Nowadays, cars are packed with sensors which they use to scan their surroundings. These smart cars are able to detect cars, cyclists, pedestrians, trees and other objects and can get from A to B safely. But those detections are not only useful for the vehicle itself, explains researcher Maria Salomons at TU Delft. “If the vehicle relays information regarding approaching cyclists, a traffic light can turn green even quicker.”
Project Connected vehicles and smart intersection control, June 2021-May 2023
Team Maria Salomons, Alphonse Vial and Andreas Hegyi
It will be some time before cars and other automatic vehicles start sharing their detections en masse with traffic lights. However, there is no doubt that it is technically possible, says Maria Salomons. This prompted her and her fellow researchers to investigate how to properly set up the sharing of ‘cyclist detections’ and how traffic control systems (which control traffic lights) can use that information as part of the project Connected vehicles and smart intersection control.
For starters: how do you transfer vehicle information to a traffic control system?
“The technology for exchanging data is already available. We have recently discovered fast and reliable 5G. Soon every automatic car will be able to exchange large quantities of information with other connected vehicles as well as connected systems along the road quite easily via this reliable network. We have come a long way with these systems in the Netherlands: hundreds of intersections are already equipped with an intelligent traffic control system – or ITCS – which can both send and receive information. Not all of these ITCSs are suitable for 5G yet but it is only a matter of time. We have been investigating the best way for a smart car to share information regarding cyclists with the software in a traffic control system. That includes: how many cyclists are there, where are they precisely and at what speed are they going? The idea is that with this information, the control software in the ITCS will be able to anticipate bicycle traffic better and also give priority to groups of cyclists: traffic lights will turn green quicker.”
Why do you want to do that via these vehicles per se? Don’t we have loop sensors all over the cycle path for detecting cyclists?
“Yes, we do but cycle loop sensors actually only count passages. If two cyclists are riding next to each other, they will often be counted as one. What you are actually measuring is that something is ‘occupying’ the space of the loop as it is riding across it. Cameras are much better in that respect but just like loop sensors, they are quite pricey. Also, few bicycles are fitted with a tracking system yet which is why the monitoring of bicycle traffic in practice lags car traffic considerably. But once all those automatic vehicles start sharing their data, you will suddenly gain additional eyes free of charge. As the number of smart cars on the road is going to increase over the next few years, the picture of the situation on the roads will only get increasingly sharper.”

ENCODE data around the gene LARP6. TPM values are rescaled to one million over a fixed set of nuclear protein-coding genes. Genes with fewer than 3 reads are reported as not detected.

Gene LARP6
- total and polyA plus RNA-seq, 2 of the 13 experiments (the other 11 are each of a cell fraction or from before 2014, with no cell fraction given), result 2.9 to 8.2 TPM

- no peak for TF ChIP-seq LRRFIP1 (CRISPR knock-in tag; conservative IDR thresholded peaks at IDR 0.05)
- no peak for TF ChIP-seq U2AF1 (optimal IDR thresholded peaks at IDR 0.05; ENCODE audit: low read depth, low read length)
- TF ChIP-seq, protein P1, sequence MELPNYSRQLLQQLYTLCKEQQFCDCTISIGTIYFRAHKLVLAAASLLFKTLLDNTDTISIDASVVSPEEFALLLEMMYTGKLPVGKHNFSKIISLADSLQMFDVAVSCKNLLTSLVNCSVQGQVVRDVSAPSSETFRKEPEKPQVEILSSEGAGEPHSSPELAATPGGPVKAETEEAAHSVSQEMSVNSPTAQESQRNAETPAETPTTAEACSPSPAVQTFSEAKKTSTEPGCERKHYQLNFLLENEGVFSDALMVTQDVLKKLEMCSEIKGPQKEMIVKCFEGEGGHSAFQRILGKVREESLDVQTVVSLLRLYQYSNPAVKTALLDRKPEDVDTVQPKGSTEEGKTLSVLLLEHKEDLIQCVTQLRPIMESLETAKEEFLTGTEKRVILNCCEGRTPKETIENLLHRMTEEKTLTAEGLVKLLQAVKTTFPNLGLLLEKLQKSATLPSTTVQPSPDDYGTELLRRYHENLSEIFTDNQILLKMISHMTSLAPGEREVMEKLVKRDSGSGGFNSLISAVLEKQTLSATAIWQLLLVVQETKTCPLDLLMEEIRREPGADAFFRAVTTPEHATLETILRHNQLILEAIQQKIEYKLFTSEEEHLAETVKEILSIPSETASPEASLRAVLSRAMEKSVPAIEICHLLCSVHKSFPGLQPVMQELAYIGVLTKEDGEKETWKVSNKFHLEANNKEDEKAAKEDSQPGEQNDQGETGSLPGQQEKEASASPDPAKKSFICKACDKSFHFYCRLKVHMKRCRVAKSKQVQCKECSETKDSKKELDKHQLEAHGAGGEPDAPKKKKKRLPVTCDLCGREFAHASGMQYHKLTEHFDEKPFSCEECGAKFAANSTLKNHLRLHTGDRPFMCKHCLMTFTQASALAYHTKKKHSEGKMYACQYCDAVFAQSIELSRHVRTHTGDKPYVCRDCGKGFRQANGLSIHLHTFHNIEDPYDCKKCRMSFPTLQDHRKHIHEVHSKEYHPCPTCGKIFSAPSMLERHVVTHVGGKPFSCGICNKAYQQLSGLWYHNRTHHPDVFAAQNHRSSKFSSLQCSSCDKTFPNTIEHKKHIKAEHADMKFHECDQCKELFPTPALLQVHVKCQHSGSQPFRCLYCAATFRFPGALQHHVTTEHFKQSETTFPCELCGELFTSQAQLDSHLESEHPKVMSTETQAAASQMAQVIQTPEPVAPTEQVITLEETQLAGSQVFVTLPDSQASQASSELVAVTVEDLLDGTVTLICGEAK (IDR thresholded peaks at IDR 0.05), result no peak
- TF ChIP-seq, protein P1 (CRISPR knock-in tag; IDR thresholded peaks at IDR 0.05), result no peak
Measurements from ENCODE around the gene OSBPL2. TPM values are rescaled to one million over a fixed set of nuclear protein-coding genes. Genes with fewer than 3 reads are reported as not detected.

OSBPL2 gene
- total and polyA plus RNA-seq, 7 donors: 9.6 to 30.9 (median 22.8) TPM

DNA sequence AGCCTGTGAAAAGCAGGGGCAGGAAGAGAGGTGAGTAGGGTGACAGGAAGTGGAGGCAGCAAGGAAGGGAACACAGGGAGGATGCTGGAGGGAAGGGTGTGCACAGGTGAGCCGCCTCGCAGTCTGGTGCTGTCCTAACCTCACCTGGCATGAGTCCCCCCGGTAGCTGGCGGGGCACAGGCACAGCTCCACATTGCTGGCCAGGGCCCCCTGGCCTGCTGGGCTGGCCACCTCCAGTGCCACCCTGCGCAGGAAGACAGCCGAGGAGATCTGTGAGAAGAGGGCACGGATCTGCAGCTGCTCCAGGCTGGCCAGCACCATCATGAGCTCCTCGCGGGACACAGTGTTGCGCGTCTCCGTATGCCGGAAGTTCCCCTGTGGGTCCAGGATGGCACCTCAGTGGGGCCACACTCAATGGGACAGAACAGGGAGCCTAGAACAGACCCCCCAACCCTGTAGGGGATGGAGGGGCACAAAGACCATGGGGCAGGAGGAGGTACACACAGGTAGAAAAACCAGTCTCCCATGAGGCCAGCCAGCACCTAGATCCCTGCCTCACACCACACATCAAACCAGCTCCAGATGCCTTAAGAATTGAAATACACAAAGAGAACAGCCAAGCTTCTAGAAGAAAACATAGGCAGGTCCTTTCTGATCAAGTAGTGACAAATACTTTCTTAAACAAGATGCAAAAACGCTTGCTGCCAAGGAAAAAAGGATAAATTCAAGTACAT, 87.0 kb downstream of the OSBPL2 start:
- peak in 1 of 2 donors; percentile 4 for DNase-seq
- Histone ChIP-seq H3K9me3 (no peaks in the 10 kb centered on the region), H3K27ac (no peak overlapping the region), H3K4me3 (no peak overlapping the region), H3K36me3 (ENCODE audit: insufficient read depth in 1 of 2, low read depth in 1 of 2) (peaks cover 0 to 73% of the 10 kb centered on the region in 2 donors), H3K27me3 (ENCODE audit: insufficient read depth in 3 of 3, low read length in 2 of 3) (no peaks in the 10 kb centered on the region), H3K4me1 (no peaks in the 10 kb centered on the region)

Why is the prioritisation of cyclists so important?
“Cyclists hate constantly having to slow down or stop at traffic lights. The information that an ITCS receives from connected automatic vehicles provides a better idea of bicycle traffic so that we can reduce the number of stops. That way, you make cycling a lot more attractive.”
How did you set up the study?
“In our study, we investigated possible ways of setting up the concept of ‘cyclist detection via automatic vehicles’. So rather than carry out field tests, we began with a microsimulation: the digital simulation of an intersection. In this simulation, we introduced a variety of situations with cyclists, car traffic and the numbers of automatic vehicles: the so-called penetration rate. We developed our idea in this digital environment.
“We ensured that all cyclist detections – location, direction of travel and speed of a bicycle – were monitored in our ‘cyclist monitoring system’. This system predicts the route of cyclists based on the data received and with that input, we then got the ITCS to control the priority of cyclists.
“It sounds simple but in fact, it was far from it. Different cars will detect the same cyclist from different angles – and in some cases, depending on the field of vision, they may not detect that cyclist at all. Not to mention the possibility of incorrect perceptions by sensors. Setting up the monitoring system so that a clear picture of the cyclists’ location and speed could be obtained from such diverse input proved quite a challenge.”
What results have you achieved so far?
“Using the information on predicted and actual routes taken by cyclists and a simple algorithm, we were able to effectively give priority to the cyclists in the microsimulation. We were able to reduce the number of stops and subsequent delay for cyclists considerably. Just for comparison: our simulations showed that without an auxiliary system, 90% of cyclists have to stop at a red light. When using a detection loop sensor in the cycle path, 80% of cyclists have to stop. And here’s the thing: with our solution, this drops to 60%. So using automatic vehicles as a ‘cyclist sensor’ definitely offers added value!
“However, using a simple priority algorithm resulted in a considerable delay for the car traffic. Better algorithms will enable us to strike a balance between helping out cyclists and keeping the delays for car traffic to a minimum. We are currently working on this next step. We are due to carry out an initial field test in the near future. I’m so looking forward to that!”
Paper on the study